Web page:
Neil Hamburger

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Joined: 25 Apr 2006

PostPosted: Mon Jan 22, 2007 10:50 am    Post subject: Neil Hamburger Reply with quote

Dead meat
With his miserable excuse for a show, Neil Hamburger is so unfunny that he's funny. David Whitehouse relished his performances so much, he invited him to stay on his sofa. What could possibly go wrong?
Saturday January 20, 2007
The Guardian

As the lights dim at the Hammersmith Apollo, 5,000 excited Tenacious D fans pump their devil-shaped hand signs into the air. This is because they think they're about to see Jack Black and Kyle Gass's famous rock pantomime, just like it says on the tickets they paid for. Instead, Neil Hamburger slowly shuffles onto the stage like an arthritic Columbo. He's wearing a soiled tuxedo, his hair is plastered across his forehead with slobber and he's spilling the three vodka and tonics under his arm all over his trousers. The crowd fall silent as he approaches the microphone, where he spends two minutes audibly clearing phlegm from his throat. They begin to boo and hiss like a confused cauldron of hormonal soup.

Half an hour later the same 5,000 people are chanting "WANKER! WANKER! WANKER!", throwing coins at Neil's head and threatening to storm the stage (at a Tenacious D gig!). Yes, tonight will definitely be ending in a fight. Neil Hamburger (the alter-ego of Gregg Turkington) is the bravest comedian in the world, but as much as I'm starting to suspect he may have balls the size of prize fighting fists, I'm starting to wonder whether it was a good idea to invite him to stay at my house. In fact, I'm starting to wonder whether he'll make it to my house at all.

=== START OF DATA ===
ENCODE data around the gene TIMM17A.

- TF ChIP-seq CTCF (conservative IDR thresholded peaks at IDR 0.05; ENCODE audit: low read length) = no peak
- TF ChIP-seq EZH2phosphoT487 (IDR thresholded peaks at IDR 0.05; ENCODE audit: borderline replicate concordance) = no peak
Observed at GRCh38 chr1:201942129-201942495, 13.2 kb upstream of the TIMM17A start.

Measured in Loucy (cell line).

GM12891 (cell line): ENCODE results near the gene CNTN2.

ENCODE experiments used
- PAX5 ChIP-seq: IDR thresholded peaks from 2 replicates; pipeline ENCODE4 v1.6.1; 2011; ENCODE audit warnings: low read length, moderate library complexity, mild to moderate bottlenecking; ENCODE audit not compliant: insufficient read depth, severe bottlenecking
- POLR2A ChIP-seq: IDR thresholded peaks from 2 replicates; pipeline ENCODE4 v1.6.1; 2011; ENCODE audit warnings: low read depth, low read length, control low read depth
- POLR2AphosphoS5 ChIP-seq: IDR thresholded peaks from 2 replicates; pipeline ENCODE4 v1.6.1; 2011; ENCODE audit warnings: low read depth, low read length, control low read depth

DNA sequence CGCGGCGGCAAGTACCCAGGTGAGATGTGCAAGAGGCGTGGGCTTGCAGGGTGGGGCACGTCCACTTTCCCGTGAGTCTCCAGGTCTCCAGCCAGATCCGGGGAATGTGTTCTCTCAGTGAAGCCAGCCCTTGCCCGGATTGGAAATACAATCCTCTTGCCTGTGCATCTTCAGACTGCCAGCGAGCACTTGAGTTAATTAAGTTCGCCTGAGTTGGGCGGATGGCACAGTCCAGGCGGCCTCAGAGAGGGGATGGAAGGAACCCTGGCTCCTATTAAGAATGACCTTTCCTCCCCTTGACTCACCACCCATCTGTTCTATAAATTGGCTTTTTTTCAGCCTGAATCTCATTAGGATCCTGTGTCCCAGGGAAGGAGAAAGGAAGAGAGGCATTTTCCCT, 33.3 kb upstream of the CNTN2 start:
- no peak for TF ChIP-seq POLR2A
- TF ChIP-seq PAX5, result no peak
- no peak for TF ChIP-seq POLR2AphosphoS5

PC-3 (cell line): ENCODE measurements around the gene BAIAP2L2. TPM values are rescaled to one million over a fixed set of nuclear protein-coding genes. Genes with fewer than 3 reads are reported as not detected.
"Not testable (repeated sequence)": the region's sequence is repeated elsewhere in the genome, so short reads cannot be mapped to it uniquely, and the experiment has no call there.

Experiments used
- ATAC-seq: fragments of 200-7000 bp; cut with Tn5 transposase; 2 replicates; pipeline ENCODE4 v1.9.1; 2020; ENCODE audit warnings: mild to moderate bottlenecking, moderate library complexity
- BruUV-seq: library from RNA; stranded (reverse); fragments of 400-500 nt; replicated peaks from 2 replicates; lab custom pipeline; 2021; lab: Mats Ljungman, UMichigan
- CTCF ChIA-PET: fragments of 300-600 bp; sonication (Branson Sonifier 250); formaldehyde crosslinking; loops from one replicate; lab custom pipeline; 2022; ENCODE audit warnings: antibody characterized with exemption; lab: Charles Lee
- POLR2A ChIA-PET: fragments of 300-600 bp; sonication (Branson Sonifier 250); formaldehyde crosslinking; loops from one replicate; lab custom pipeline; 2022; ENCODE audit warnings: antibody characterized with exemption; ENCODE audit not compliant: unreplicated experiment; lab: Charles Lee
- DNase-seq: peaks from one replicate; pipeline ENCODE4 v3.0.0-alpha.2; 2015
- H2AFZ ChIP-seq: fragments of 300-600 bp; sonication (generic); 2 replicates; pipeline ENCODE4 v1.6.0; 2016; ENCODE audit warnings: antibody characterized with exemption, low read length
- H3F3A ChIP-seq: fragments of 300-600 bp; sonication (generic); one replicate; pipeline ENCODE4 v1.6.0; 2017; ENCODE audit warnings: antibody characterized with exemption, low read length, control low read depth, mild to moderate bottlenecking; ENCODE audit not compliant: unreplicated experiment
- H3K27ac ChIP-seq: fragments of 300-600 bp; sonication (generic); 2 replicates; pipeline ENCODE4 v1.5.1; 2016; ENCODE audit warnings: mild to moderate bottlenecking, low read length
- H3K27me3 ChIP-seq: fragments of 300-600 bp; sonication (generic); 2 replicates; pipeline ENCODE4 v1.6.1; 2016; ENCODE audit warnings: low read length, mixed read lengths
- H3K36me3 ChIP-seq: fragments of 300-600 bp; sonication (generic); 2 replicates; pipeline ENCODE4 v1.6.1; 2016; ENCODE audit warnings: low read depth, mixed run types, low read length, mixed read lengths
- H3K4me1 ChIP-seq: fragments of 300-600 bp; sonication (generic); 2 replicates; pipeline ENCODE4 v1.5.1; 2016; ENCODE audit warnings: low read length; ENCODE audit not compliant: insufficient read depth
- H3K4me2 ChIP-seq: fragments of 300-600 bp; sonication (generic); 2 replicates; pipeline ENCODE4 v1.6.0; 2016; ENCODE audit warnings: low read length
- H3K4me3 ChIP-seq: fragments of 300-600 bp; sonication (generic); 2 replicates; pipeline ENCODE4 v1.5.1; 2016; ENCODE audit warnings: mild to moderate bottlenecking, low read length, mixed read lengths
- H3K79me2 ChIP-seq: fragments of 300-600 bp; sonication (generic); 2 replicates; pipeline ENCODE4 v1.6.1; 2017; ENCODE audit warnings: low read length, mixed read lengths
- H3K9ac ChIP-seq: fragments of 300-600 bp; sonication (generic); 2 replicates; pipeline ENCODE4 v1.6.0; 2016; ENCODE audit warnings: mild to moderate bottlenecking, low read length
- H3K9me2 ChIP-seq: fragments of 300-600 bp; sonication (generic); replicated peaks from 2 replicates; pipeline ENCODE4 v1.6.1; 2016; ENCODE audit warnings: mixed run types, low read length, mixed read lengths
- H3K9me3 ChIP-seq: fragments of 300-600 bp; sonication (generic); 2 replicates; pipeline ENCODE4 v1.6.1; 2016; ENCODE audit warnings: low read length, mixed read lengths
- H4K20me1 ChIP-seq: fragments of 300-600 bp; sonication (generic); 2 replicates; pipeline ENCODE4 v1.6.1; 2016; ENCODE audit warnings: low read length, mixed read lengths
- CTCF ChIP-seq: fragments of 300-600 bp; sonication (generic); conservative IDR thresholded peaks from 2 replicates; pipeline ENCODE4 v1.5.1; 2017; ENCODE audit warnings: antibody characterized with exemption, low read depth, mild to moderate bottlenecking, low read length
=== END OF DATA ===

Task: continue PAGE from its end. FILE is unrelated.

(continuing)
I first heard of Neil Hamburger three years ago. A friend told me of an American stand-up comedian who made his living by dying, a bumbling, angry drunk who loathes his audience almost as much as he pities himself. Intrigued, I watched what clips I could find on the internet and picked up a few of his CDs.

In an age when comedians are meant to be full of insight and observation, not to mention funny, Hamburger was the complete opposite. He had the comic timing of a birthday heart attack and his attempts at audience participation were so misguided they nearly always ended in violence. He looked like a pervert's pervert, and dealt solely in outdated references, rubbish punnery and twisted Christmas cracker jokes like: "What do you get if you cross Elton John with a sabre toothed tiger ... I don't know, but you'd better keep it away from your ass".

Whether you liked his jokes or not wasn't the point. What was funny was the reaction he got, how he dealt with it and how far he could take it before he got lynched. It's anti-humour, approached in a kamikaze style. He'd be the worst comedian in existence if he wasn't in on the joke. But he is, meaning that he may well be the best. So I sent him an email saying, should he ever play in the UK, I'd love to see the show, and if need be, given the largely crap lot of the travelling comedian, he could sleep on my sofa.